“If I’m just focusing on the quarterly financial returns, then I’m not looking at ESG and trust factors that contribute to long-term value,” Long explains. “Leading companies recognize that building in ESG, sustainability, and responsible business practices are critical to their success. CSR is not a trade-off.”


Some have argued that ESG and CSR are inconsistent with management’s fiduciary duties to the company’s shareholders, who are concerned with short-term profitability. Others assert that a responsible, ethical approach is better for the company’s stakeholders over the long term and thus is consistent with their fiduciary duties. Changing the company’s business model to be more sustainable can be justified by saying it’s necessary for the long-term health of the organization.

“As I’ve heard several CEOs say over the years, ‘being a good corporate citizen is our license to operate,’” says Troy Keller, an attorney at the law firm Dorsey & Whitney. “If you look closely at the Business Roundtable’s statement, they aren’t trying to turn themselves into full-on social benefit corporations, which would require re-chartering under Delaware law. They still owe fiduciary duties to shareholders, but they are taking a broader and longer-term view of that duty than perhaps they did in the past.”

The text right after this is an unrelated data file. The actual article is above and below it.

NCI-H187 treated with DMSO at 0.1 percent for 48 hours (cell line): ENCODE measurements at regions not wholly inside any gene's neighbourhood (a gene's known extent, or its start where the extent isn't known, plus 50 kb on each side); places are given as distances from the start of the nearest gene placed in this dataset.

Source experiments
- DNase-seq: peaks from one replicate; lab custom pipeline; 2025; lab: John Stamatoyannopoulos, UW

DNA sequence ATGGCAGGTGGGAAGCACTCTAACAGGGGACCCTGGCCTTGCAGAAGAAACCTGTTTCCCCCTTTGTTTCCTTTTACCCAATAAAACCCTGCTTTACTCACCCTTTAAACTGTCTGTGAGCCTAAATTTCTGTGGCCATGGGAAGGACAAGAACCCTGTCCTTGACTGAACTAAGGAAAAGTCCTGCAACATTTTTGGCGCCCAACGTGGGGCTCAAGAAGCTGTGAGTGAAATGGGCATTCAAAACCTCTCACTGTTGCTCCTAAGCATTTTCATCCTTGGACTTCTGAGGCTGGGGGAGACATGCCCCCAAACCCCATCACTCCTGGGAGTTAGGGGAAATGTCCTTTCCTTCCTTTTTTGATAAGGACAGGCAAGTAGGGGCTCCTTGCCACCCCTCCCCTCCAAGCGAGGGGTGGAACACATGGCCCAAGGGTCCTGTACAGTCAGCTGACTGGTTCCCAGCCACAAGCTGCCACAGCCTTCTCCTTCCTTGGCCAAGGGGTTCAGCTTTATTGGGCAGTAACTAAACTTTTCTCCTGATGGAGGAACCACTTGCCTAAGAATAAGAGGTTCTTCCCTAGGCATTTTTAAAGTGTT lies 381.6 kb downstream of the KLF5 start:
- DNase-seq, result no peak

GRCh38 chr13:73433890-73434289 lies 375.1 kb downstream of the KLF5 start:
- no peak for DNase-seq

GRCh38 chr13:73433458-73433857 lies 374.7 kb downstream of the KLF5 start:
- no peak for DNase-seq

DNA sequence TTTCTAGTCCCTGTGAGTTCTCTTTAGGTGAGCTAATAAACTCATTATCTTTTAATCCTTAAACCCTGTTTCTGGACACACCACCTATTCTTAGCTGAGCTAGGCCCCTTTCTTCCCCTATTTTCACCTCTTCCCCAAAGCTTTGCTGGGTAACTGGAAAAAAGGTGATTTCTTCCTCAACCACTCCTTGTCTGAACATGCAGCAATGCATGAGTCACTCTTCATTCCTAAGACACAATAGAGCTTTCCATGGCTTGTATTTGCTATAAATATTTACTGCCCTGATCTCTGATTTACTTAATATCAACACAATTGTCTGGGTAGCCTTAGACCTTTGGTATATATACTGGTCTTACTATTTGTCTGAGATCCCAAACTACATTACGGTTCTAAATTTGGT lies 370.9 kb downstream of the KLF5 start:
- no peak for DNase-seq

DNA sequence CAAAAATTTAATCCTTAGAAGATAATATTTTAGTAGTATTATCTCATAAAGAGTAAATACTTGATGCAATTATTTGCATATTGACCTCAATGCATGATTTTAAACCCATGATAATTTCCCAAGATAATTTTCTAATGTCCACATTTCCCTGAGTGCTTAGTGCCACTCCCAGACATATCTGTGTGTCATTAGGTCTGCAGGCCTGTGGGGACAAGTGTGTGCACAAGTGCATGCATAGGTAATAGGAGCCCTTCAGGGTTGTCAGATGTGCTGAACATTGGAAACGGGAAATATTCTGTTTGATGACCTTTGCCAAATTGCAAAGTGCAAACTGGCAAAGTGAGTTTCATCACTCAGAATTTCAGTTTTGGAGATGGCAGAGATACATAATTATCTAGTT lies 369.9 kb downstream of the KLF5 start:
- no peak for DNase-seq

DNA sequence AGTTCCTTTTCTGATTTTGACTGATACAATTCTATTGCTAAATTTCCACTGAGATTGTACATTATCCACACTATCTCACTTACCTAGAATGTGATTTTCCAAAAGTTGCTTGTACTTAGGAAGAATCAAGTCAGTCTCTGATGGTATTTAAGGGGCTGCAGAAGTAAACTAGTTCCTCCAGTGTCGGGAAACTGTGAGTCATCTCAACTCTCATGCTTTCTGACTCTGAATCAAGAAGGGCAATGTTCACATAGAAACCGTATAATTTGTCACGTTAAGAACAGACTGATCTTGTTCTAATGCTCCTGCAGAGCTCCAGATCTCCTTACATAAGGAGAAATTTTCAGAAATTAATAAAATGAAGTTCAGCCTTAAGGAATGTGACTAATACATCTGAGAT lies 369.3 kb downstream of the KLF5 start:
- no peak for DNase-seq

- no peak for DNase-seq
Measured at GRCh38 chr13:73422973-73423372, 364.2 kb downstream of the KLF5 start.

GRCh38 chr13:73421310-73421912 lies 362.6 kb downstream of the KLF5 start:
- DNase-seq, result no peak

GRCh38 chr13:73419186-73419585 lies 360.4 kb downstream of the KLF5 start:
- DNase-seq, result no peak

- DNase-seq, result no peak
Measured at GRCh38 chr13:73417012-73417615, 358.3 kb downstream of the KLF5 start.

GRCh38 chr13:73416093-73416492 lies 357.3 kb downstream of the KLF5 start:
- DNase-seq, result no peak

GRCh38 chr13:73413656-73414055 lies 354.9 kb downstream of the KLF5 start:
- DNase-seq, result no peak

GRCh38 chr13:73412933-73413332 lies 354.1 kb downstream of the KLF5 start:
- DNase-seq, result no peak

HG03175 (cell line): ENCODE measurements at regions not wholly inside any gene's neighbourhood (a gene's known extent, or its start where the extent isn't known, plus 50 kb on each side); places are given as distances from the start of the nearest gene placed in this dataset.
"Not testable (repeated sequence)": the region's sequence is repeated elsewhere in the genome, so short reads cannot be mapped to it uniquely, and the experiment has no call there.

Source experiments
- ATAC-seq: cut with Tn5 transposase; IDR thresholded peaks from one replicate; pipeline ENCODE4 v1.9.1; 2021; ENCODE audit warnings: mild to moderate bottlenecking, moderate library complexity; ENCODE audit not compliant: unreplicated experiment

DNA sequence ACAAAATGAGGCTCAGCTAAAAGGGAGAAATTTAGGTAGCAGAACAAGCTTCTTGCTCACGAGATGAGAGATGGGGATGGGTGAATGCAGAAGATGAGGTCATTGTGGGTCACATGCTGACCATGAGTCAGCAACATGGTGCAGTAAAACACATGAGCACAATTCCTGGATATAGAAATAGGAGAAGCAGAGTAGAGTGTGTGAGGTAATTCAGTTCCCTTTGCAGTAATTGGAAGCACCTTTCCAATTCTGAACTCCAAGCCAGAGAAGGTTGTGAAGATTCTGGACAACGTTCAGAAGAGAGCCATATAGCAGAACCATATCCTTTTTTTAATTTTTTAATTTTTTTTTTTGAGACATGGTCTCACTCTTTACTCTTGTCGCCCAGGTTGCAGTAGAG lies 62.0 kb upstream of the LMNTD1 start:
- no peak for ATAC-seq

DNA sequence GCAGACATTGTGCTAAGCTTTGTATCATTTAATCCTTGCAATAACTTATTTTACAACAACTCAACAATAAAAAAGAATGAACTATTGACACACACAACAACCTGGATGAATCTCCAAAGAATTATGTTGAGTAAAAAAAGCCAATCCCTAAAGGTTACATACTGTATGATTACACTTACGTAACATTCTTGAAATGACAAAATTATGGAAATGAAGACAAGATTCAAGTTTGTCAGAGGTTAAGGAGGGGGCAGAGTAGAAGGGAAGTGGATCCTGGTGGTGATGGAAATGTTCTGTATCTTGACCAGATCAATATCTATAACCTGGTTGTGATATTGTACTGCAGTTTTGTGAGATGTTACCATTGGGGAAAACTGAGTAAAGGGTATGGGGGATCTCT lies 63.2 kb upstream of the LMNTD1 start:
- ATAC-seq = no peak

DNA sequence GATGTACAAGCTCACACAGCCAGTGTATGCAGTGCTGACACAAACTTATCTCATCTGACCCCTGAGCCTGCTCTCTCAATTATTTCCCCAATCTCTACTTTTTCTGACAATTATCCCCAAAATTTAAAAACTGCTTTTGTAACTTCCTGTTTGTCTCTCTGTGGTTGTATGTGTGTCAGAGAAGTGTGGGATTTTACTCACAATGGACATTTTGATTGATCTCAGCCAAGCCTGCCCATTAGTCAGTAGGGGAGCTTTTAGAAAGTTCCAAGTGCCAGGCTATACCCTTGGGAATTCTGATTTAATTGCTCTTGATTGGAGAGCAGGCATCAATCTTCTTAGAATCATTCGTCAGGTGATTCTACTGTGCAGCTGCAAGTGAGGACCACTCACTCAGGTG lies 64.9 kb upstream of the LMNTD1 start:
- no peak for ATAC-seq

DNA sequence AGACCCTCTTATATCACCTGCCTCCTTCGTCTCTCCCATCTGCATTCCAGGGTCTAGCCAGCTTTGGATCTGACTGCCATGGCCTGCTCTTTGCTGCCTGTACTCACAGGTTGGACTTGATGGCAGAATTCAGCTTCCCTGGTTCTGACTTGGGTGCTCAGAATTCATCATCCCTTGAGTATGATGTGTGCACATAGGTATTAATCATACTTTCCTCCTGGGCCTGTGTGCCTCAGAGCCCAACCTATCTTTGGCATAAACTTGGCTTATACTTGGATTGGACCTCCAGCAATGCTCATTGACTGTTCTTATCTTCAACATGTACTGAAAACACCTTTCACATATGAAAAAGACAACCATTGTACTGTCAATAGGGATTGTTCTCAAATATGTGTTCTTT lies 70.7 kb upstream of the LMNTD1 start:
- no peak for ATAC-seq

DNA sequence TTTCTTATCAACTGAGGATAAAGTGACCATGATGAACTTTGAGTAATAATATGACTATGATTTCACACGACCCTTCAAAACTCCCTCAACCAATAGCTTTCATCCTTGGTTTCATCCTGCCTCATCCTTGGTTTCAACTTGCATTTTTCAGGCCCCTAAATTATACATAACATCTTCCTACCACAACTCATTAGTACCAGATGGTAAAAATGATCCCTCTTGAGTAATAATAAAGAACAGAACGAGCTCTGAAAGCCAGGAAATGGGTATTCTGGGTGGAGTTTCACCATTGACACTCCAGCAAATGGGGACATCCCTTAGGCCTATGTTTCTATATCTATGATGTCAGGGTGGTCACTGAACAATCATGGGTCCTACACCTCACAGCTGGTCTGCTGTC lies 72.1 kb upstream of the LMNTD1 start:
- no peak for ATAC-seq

Management accounting and finance professionals are at the heart of both strategic business planning and financial reporting to shareholders. It’s their financial analysis that will support a CEO’s assertion that investing more in employees and communities is the right thing to do.

“They need to show that the organization will remain healthy and can responsibly serve all the purposes they’re pursuing,” Keller says.


For clarification of how the IMA Statement of Ethical Professional Practice applies to your ethical dilemma, contact the IMA Ethics Helpline.

In the U.S. or Canada, dial (800) 245-1383. In other countries, dial the AT&T USA Direct Access Number from, then the above number.

The IMA Helpline is designed to provide clarification of provisions in the IMA Statement of Ethical Professional Practice, which contains suggestions on how to resolve ethical conflicts. The helpline cannot be considered a hotline to report specific suspected ethical violations.